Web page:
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Pallone Urges FDA to Investigate Allegations that JUUL Knowingly Sold Contaminated E-Cigarette Pods

Nov 14, 2019
Press Release

Energy and Commerce Chairman Frank Pallone, Jr. (D-NJ) sent a letter to Food and Drug Administration (FDA) Acting Commissioner Brett P. Giroir today urging the agency to investigate allegations that JUUL Labs, Inc. knowingly distributed approximately one million contaminated mint-flavored e-cigarette pods for consumer use. 

According to news reports documenting an ongoing lawsuit involving JUUL, company executives pressured their suppliers to produce more mint-flavored pods to make up for sales losses resulting from the company’s earlier decision to pull most of its other flavored pods from retail stores. 

“This allegedly ‘compromised the quality control measures, as the focus was on producing and selling mint-flavored pods at any cost, even when the product turned out not to be safe,’” Pallone wrote.  “It is imperative that [FDA] investigate this allegation regarding contaminated products on the market if it has not yet done so.”

Pallone also expressed his concern that JUUL may now attempt to promote menthol-flavored pods to compensate for anticipated sales losses due to the company’s decision to remove mint-flavored pods from the market last week.  Pallone pointed to a new study on e-cigarette use that found the use of mint and menthol e-cigarettes increased sharply after JUUL restricted the availability of other flavors. 

“In response to these and other findings, on November 7, 2019, JUUL announced that it would stop the sales of its mint pods, but their menthol products remain on the market,” Pallone continued in his letter.  “Alarmingly, there is nothing to prevent JUUL from promoting menthol products to compensate for the lack of mint pod sales.”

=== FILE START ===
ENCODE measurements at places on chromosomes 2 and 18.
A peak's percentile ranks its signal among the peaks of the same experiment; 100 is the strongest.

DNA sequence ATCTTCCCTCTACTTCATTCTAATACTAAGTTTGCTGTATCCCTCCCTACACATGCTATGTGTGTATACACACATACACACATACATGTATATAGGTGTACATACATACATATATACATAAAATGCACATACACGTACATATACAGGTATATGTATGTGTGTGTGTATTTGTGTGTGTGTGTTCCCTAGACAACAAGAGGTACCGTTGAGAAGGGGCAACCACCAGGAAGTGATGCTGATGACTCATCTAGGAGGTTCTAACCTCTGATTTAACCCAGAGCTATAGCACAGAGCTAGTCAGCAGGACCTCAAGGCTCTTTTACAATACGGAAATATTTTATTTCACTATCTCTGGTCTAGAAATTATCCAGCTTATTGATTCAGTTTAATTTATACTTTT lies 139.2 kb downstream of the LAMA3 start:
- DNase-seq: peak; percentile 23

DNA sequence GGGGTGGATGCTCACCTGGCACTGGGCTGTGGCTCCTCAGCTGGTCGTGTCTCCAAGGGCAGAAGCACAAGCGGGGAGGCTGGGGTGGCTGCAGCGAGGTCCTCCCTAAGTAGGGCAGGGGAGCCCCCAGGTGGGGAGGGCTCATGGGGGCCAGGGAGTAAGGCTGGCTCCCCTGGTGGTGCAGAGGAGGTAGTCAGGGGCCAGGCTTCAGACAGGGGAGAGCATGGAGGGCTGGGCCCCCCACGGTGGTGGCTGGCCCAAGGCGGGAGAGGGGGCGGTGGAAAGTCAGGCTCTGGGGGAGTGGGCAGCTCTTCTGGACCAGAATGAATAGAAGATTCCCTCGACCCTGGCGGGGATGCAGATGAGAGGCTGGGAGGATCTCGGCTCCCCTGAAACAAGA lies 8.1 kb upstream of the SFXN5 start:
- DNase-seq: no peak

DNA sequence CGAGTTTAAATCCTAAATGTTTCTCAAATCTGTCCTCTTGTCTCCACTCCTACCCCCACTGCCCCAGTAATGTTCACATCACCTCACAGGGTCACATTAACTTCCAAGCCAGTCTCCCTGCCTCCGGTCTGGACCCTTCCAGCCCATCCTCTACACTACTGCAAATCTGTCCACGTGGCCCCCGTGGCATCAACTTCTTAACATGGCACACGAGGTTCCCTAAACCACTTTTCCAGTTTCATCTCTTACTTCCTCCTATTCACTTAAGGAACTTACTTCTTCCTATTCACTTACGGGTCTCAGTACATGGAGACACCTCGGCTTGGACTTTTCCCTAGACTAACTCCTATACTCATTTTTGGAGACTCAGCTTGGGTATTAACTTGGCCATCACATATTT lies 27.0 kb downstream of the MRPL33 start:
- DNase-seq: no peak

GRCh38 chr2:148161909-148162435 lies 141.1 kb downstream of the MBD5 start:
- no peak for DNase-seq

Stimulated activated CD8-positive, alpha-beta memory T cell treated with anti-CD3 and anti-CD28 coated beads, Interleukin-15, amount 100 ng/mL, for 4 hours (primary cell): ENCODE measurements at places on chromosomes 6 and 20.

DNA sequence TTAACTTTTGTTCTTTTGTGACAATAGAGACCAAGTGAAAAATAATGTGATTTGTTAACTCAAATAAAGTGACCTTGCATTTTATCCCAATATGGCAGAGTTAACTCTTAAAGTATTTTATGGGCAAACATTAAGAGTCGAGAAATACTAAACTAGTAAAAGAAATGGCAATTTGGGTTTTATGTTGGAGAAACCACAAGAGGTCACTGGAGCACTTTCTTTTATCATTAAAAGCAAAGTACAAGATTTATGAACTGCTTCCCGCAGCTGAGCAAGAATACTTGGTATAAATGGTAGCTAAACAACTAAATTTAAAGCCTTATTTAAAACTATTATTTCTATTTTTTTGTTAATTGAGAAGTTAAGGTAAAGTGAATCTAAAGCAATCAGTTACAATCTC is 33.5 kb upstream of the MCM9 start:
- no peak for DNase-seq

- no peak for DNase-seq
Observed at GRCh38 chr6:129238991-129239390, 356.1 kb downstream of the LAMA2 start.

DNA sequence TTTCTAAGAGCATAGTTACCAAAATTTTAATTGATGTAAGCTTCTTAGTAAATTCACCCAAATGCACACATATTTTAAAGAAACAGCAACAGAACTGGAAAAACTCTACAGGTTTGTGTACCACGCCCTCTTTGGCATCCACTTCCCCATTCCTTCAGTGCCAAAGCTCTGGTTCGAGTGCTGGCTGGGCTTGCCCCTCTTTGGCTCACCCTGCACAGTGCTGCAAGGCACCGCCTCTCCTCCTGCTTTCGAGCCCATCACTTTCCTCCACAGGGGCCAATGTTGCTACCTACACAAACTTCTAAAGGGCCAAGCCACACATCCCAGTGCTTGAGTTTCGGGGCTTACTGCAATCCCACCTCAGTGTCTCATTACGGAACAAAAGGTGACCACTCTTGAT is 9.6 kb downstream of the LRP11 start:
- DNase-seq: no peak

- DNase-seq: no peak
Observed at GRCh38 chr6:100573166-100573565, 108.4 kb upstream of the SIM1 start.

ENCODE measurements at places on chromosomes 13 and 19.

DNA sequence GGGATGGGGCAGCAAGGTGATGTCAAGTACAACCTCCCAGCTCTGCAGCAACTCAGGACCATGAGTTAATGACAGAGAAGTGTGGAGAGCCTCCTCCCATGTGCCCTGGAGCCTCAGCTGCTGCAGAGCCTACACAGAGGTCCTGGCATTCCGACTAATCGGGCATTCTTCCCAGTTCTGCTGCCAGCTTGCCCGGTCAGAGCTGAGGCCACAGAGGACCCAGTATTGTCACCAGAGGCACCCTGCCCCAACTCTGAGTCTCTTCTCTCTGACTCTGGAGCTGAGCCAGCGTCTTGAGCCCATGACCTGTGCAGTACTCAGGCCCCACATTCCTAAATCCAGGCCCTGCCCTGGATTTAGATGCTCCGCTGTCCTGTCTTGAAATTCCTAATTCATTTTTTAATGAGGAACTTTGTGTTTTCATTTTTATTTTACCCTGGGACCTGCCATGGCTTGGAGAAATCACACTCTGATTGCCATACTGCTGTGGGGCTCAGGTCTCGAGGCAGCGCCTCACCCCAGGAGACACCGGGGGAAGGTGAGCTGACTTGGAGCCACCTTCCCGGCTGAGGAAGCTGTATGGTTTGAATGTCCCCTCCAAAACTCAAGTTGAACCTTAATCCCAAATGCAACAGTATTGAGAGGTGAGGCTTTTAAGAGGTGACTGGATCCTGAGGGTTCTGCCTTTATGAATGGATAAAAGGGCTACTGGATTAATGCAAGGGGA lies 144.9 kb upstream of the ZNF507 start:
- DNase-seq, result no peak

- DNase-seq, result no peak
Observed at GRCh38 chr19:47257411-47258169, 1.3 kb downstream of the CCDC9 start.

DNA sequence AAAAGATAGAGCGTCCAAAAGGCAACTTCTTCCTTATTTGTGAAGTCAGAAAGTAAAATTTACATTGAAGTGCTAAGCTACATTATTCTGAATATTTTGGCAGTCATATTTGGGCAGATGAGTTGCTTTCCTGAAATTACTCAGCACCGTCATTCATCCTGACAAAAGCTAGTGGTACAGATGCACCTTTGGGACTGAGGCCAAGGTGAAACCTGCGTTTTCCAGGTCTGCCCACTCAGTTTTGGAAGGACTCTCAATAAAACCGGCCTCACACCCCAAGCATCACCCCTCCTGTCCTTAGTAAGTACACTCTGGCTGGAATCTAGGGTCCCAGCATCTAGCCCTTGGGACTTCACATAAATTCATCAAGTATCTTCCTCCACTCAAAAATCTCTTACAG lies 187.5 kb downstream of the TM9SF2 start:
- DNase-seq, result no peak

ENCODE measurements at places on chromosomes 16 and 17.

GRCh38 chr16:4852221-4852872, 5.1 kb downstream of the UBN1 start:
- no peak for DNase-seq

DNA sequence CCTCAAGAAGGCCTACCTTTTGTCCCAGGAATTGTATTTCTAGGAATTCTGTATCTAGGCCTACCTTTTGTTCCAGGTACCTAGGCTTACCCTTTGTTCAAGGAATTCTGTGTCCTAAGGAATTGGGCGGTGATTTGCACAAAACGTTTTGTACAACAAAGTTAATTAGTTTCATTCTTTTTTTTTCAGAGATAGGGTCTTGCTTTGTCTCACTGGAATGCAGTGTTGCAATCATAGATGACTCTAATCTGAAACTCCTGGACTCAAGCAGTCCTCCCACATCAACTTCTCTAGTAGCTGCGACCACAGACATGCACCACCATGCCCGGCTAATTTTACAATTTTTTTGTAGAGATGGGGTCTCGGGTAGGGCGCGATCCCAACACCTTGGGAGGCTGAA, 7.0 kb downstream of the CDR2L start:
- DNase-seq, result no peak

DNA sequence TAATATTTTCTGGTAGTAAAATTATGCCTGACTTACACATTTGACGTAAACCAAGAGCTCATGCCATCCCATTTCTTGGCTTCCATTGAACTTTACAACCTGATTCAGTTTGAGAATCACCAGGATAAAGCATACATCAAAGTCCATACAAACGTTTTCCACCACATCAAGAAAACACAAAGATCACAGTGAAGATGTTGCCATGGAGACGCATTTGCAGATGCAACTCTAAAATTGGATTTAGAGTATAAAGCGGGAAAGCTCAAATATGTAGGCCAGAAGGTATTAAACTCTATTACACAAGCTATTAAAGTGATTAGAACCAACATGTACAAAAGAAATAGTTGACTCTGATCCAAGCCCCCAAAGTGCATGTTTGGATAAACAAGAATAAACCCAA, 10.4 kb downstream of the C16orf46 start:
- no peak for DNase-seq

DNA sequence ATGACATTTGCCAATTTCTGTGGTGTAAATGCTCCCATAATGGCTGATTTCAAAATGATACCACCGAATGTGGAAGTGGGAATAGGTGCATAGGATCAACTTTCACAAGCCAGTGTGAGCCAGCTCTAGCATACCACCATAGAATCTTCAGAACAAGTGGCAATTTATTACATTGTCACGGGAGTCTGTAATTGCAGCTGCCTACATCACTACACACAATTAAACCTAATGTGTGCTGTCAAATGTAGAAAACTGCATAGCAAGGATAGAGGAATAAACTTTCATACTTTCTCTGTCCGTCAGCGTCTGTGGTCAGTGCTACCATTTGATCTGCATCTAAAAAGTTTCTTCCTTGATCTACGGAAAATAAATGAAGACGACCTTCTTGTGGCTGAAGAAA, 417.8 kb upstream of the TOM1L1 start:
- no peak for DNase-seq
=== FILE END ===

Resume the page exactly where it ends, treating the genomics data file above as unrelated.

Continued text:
Pallone noted that these concerns are yet another reason for the Administration to move quickly to finalize its proposal to remove all flavored e-cigarette products from the market, which Pallone urged in a letter to President Trump last month.

“These allegations and JUUL’s actions provide yet another reason why the Trump Administration should move quickly to issue its compliance policy to remove flavored e-cigarette products—including both mint- and menthol-flavors—from the market as originally announced,” Pallone concluded.

In the letter to Acting Commissioner Giroir, Pallone also requested a briefing from FDA on the contamination allegations against JUUL as well as a status update on the agency’s preparation for the May 2020 deadline for premarket review of tobacco products.  

Read Pallone’s letter HERE.